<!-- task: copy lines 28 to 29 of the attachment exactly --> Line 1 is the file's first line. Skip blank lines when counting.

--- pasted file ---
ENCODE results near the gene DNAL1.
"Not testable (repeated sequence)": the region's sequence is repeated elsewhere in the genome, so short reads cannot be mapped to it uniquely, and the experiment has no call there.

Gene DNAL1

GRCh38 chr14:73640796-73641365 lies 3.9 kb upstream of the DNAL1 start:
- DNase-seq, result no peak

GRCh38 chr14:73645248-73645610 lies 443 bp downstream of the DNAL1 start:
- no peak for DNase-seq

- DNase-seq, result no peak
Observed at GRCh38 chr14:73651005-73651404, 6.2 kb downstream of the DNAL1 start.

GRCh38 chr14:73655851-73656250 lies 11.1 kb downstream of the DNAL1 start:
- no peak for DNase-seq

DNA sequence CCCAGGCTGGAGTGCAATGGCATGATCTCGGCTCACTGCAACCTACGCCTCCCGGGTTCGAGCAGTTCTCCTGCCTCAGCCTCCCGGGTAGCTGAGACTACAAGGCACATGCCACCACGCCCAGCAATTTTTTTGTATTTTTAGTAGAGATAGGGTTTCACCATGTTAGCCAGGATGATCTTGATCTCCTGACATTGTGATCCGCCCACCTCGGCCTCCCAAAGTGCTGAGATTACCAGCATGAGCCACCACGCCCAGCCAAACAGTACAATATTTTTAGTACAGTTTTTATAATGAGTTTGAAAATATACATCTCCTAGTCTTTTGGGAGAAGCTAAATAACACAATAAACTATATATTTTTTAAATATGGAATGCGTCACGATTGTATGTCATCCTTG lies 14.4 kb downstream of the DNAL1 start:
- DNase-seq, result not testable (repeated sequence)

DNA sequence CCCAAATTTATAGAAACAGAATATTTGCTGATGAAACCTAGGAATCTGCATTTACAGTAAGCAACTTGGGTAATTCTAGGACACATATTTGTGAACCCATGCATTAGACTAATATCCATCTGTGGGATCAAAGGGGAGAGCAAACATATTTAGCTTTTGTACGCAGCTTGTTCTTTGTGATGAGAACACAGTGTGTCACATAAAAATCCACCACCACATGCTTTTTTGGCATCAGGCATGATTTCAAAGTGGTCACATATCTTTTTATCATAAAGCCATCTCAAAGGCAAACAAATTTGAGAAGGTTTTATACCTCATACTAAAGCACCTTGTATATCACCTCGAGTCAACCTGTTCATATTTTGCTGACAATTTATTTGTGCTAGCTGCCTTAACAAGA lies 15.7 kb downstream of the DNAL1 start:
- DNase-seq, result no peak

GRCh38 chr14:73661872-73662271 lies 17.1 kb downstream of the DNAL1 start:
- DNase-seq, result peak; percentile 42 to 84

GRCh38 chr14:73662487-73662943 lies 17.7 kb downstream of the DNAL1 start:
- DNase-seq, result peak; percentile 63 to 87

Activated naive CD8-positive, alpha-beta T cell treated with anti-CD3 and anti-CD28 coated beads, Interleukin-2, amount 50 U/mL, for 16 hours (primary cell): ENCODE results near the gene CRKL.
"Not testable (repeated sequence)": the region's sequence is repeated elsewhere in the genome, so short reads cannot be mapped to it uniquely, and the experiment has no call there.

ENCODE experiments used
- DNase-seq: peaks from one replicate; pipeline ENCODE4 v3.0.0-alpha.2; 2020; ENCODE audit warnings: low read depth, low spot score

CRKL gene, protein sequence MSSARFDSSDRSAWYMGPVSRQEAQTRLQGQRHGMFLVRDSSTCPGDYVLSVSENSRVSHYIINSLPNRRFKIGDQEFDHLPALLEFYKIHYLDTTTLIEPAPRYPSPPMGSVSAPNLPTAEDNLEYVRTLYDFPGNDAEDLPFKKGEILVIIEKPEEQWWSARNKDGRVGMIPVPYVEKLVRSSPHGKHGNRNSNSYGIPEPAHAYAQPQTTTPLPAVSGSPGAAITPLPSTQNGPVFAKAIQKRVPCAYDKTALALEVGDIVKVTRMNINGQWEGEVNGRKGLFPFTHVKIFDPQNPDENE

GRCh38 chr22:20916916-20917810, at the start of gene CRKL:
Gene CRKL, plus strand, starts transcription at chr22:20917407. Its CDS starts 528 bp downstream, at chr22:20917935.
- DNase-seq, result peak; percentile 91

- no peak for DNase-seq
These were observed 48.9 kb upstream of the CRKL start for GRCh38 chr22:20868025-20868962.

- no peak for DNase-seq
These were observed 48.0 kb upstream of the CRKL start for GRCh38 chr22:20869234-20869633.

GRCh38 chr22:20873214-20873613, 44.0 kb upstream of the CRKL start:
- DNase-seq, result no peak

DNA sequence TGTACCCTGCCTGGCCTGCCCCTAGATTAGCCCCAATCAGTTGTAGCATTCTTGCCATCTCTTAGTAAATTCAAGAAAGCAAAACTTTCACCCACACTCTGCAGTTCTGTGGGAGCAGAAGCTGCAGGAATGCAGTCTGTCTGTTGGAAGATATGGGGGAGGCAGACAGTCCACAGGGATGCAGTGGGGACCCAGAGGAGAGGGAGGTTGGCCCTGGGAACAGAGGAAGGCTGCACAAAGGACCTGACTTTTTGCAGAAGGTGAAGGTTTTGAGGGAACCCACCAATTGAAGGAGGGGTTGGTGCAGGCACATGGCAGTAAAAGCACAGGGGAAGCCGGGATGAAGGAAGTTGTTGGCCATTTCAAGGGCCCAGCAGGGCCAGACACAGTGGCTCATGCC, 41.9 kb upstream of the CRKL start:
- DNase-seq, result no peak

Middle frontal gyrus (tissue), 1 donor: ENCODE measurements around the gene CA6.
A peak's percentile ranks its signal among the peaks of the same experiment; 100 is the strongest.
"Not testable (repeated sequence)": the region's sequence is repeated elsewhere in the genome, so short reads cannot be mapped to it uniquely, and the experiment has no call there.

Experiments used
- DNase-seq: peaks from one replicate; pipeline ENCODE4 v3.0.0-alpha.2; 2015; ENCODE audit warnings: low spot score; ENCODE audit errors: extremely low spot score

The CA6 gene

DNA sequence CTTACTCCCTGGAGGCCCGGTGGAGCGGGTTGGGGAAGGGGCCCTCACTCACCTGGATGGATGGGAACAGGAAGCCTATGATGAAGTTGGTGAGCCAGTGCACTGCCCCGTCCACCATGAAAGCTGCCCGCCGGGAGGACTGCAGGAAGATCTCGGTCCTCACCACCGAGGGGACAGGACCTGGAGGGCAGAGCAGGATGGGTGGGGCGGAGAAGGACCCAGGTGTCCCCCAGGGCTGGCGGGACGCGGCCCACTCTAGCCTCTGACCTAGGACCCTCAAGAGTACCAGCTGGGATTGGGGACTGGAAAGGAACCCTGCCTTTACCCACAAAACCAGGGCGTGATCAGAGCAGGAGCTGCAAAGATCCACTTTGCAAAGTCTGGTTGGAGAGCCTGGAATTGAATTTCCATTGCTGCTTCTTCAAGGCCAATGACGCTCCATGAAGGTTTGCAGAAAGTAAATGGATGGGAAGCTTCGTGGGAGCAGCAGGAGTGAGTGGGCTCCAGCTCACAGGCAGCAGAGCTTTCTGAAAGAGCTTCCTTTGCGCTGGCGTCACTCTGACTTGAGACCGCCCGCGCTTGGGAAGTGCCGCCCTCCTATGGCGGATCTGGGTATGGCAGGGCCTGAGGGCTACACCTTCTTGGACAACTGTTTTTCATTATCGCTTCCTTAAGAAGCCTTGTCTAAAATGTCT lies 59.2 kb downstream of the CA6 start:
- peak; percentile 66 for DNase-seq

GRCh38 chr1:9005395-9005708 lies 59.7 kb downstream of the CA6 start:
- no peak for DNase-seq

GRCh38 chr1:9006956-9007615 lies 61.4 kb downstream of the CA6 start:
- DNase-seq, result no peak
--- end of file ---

- no peak for DNase-seq
These were observed 48.9 kb upstream of the CRKL start for GRCh38 chr22:20868025-20868962.